Written by Robin Vann, Chief Solutions Officer 

I’m often asked about my approach to being secure, and my overarching view is that whilst I have a right to expect technology to support me in this respect, I’ll never outsource my responsibility to keep myself secure to a technical control – the brain is better than that!

I’ve also had the question “Well, what’s changed in the current situation?” quite a few times recently – and while we have indeed built and delivered a number of specific remote worker security solutions to address the evolving risk, my core principles haven’t changed at all:

  • Trust nothing – So many times I’ve attended a breach and been told “I thought it looked a bit funny, but I clicked it anyway.” If you aren’t sure, don’t do it! Make your default stance NO, and then investigate or question to ‘get to yes’ – not the other way round!
  • Question everything – Tying in to my first point, be inquisitive. Does this feel right? Am I expecting it? Does this person normally write to me in this format (or indeed about subjects of this kind?) In this style? And in this kind of language?
  • Ask someone – If you can’t be sure you’ve ‘got to yes’, ask someone (and it doesn’t even need to be an expert), because (1) you might get a good answer, and (2) the process of explaining what’s happening to you to someone else makes you give yourself some time to stop and think, sincea step by step account is a good way to ‘park the panic’.
  • Finally unless you think you have ‘got to yes’, phone the purported sender or originator to confirm it was them, and if you must click and you can’t phone them, go direct to the website referenced in the link instead of following the link in the email.

The Covid-19 effect

So, my approach hasn’t changed, but there has been a lot of publicity recently around the increase in phishing and breach attempts owing to the current situation, and certainly we’ve seen a rise both in attempts reported to us and those we have experienced ourselves. This has been offset by the big cloud providers and spam/phishing companies, however, who seem to be largely on the fence as to whether the overall volume of attacks has increased.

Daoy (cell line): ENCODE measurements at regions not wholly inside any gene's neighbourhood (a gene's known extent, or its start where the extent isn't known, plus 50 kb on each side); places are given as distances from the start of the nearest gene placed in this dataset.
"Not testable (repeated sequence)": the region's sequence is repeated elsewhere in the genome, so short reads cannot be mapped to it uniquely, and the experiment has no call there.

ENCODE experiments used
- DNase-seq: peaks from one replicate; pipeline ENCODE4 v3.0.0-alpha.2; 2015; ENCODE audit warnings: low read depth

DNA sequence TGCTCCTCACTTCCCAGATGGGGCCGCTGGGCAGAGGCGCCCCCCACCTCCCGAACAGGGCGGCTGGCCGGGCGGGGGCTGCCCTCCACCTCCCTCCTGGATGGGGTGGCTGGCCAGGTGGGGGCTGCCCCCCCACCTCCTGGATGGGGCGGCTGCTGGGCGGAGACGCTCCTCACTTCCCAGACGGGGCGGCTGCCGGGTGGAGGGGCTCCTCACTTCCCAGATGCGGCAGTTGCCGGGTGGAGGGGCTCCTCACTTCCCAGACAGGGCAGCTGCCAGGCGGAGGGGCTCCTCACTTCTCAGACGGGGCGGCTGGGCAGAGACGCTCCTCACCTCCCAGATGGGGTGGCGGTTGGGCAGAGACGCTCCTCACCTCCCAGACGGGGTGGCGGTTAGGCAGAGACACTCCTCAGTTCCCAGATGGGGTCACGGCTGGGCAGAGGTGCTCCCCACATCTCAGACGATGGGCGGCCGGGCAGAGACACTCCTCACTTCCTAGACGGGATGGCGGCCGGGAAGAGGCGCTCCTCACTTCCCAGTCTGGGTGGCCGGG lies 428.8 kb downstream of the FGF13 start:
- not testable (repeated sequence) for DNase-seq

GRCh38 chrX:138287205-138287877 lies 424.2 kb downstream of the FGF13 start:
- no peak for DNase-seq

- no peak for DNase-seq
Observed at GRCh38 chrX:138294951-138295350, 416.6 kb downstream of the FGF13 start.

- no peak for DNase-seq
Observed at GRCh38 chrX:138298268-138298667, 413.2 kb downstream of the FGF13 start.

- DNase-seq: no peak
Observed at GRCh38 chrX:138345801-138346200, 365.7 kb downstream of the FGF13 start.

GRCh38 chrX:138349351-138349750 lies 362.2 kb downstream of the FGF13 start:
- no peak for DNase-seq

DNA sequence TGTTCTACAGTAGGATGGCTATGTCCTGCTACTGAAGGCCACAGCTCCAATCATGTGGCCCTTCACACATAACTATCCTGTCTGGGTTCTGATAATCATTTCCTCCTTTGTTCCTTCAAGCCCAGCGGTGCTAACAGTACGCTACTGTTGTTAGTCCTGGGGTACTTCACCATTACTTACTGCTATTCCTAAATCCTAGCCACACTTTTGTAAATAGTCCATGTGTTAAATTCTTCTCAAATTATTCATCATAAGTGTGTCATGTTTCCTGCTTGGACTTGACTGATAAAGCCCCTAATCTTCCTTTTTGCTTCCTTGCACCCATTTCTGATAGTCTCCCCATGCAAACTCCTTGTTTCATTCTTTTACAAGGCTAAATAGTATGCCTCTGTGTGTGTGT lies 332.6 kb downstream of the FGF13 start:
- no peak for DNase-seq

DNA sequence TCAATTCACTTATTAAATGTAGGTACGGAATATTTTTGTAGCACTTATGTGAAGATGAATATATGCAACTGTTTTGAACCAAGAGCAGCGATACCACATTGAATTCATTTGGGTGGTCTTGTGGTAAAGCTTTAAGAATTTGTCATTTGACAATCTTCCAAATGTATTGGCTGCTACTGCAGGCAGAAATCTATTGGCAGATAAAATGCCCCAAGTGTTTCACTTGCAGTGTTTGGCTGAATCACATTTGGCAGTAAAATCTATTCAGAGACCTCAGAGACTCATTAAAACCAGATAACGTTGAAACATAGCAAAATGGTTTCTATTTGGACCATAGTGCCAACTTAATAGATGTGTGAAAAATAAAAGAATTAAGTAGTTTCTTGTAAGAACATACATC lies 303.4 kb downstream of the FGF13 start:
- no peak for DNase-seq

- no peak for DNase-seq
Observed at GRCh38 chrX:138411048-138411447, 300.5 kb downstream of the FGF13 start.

What’s universally agreed, however, is that more of these attempts are now being targeted at victims using Covid-19 messaging as the vehicle.

There are two perspectives I approach this from:

  • My job is to help people not to fall for these scams, both through the deployment of technology that supports and enables the user communities, but perhaps even more importantly by helping people with the awareness that helps them to deploy the most powerful weapon in their arsenal – their brain!
  • The current situation, whether attacks have increased in volume or not, makes individuals more concerned, more on-edge and more isolated than they’ve ever been. This makes them more likely to click, more likely to surrender their passwords, and less likely to ask someone whether it’s the right thing to do, or even to report it afterwards.

Ever since we started to build herd groups and societies, collaboration has been a strong part of our defences – grouping together, sounding alarms, and discussing our problems, in order to find common solutions and agree the best approach.

We’ve got the tools to collaborate, and we’re using them to do business, educate our children, and continue to live our normal lives.

But we can and should also use these tools to increase awareness and engagement from our people – helping them to defend your corporate environment, but also their personal security and private life.